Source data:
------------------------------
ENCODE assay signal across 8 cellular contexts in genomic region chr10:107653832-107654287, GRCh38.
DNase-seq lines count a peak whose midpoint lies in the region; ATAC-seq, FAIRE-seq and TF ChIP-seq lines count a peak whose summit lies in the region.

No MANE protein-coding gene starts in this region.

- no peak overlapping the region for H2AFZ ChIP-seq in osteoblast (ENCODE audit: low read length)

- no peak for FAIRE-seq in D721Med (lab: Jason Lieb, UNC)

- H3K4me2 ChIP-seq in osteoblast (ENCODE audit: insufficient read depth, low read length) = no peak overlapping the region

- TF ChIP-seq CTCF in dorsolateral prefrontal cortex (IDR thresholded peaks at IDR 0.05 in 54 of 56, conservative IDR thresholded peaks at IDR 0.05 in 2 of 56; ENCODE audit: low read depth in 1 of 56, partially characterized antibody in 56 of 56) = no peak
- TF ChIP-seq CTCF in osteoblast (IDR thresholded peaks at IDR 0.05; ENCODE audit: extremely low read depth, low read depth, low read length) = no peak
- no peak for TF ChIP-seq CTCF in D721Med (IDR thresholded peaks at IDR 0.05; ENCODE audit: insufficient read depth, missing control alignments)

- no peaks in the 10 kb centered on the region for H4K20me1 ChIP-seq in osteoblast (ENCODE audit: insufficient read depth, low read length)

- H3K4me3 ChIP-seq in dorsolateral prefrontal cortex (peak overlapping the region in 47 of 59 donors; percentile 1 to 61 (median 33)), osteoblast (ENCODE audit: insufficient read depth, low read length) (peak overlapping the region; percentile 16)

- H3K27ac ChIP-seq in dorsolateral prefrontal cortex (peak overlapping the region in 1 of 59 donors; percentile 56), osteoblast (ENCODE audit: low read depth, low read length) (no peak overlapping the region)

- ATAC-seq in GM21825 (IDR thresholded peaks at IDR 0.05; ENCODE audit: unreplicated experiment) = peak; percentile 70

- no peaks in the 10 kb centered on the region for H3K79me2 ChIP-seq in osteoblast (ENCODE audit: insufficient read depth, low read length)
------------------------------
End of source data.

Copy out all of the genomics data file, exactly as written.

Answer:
ENCODE assay signal across 8 cellular contexts in genomic region chr10:107653832-107654287, GRCh38.
DNase-seq lines count a peak whose midpoint lies in the region; ATAC-seq, FAIRE-seq and TF ChIP-seq lines count a peak whose summit lies in the region.

No MANE protein-coding gene starts in this region.

- no peak overlapping the region for H2AFZ ChIP-seq in osteoblast (ENCODE audit: low read length)

- no peak for FAIRE-seq in D721Med (lab: Jason Lieb, UNC)

- H3K4me2 ChIP-seq in osteoblast (ENCODE audit: insufficient read depth, low read length) = no peak overlapping the region

- TF ChIP-seq CTCF in dorsolateral prefrontal cortex (IDR thresholded peaks at IDR 0.05 in 54 of 56, conservative IDR thresholded peaks at IDR 0.05 in 2 of 56; ENCODE audit: low read depth in 1 of 56, partially characterized antibody in 56 of 56) = no peak
- TF ChIP-seq CTCF in osteoblast (IDR thresholded peaks at IDR 0.05; ENCODE audit: extremely low read depth, low read depth, low read length) = no peak
- no peak for TF ChIP-seq CTCF in D721Med (IDR thresholded peaks at IDR 0.05; ENCODE audit: insufficient read depth, missing control alignments)

- no peaks in the 10 kb centered on the region for H4K20me1 ChIP-seq in osteoblast (ENCODE audit: insufficient read depth, low read length)

- H3K4me3 ChIP-seq in dorsolateral prefrontal cortex (peak overlapping the region in 47 of 59 donors; percentile 1 to 61 (median 33)), osteoblast (ENCODE audit: insufficient read depth, low read length) (peak overlapping the region; percentile 16)

- H3K27ac ChIP-seq in dorsolateral prefrontal cortex (peak overlapping the region in 1 of 59 donors; percentile 56), osteoblast (ENCODE audit: low read depth, low read length) (no peak overlapping the region)

- ATAC-seq in GM21825 (IDR thresholded peaks at IDR 0.05; ENCODE audit: unreplicated experiment) = peak; percentile 70

- no peaks in the 10 kb centered on the region for H3K79me2 ChIP-seq in osteoblast (ENCODE audit: insufficient read depth, low read length)